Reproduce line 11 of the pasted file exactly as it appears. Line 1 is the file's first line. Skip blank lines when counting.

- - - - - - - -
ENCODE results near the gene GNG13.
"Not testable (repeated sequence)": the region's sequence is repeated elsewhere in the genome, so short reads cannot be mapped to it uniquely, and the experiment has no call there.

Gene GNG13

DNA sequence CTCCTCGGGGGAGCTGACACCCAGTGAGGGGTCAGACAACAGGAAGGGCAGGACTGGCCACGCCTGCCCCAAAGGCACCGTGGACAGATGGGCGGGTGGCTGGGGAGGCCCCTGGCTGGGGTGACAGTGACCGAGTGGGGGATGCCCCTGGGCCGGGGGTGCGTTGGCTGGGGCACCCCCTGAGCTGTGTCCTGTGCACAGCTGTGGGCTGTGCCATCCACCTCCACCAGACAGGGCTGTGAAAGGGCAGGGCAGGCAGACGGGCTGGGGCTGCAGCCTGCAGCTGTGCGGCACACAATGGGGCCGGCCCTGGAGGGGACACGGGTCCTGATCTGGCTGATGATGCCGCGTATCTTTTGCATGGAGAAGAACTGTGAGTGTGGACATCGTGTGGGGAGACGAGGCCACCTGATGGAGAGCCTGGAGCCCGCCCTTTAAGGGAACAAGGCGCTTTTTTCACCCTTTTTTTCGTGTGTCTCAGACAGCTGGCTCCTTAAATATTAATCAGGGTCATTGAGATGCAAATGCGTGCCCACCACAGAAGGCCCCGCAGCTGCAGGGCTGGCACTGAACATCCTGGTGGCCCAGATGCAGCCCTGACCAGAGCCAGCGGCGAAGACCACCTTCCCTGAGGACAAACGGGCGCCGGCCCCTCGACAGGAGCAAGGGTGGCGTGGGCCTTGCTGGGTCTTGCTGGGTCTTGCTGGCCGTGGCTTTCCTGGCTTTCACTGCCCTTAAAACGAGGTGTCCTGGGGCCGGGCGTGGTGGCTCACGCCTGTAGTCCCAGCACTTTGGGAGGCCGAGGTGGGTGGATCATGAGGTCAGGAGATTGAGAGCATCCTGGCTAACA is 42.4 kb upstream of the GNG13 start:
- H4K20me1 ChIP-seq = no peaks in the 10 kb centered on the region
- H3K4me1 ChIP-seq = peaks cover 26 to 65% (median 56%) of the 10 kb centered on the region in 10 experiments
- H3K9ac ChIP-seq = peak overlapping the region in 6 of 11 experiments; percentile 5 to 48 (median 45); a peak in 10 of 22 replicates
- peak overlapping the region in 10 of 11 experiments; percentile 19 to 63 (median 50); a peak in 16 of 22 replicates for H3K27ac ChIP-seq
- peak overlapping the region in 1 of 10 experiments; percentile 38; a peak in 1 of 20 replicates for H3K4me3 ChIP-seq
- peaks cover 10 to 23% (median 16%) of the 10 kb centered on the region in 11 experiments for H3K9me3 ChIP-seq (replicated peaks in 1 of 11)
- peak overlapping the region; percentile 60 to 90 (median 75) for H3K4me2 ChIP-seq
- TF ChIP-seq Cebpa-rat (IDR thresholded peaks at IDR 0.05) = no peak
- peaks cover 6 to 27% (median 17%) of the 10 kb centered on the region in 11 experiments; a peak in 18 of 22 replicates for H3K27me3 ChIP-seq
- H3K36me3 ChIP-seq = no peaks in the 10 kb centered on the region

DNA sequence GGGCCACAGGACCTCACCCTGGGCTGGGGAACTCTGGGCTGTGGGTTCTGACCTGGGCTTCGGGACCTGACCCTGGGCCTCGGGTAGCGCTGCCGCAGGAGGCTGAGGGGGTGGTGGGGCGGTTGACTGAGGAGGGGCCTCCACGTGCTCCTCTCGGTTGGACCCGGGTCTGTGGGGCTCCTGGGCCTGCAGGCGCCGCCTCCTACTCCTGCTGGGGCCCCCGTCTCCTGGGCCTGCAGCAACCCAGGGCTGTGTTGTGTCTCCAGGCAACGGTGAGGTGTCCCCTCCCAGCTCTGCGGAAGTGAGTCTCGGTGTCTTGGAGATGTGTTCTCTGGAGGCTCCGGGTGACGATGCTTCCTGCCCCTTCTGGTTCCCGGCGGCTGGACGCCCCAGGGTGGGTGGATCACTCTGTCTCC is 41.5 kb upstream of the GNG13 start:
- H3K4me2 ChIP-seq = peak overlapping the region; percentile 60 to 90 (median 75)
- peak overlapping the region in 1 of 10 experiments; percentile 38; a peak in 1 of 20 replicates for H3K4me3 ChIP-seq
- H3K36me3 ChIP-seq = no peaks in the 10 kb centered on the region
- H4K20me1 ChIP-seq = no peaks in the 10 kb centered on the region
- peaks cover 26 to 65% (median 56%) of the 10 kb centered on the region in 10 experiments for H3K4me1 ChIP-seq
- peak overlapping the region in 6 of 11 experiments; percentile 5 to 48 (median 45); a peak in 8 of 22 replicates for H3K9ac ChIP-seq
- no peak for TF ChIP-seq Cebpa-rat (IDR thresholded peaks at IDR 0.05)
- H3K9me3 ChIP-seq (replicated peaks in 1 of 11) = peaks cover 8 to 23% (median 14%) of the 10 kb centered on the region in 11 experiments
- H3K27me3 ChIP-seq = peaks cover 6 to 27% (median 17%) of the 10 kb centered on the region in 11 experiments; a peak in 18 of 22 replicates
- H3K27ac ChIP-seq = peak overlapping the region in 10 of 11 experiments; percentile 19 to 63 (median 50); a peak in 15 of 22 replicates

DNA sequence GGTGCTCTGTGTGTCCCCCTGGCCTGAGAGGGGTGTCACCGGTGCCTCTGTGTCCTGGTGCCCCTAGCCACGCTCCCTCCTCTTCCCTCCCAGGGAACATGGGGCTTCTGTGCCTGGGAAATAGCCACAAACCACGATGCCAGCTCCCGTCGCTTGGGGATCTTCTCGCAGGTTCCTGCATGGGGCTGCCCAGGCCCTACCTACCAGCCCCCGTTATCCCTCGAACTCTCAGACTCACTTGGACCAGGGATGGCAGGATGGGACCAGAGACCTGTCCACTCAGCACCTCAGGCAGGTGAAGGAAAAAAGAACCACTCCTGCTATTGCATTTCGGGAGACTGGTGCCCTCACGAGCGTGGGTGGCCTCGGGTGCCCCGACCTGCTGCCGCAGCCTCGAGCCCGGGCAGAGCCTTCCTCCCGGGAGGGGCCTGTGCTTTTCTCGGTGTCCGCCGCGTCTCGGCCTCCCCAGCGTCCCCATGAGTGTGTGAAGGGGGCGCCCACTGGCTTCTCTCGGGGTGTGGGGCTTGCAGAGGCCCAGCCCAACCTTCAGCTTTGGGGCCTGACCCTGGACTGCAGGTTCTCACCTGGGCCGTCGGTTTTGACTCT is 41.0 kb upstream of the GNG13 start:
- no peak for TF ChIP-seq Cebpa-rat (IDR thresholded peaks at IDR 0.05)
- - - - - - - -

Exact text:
- peak overlapping the region; percentile 60 to 90 (median 75) for H3K4me2 ChIP-seq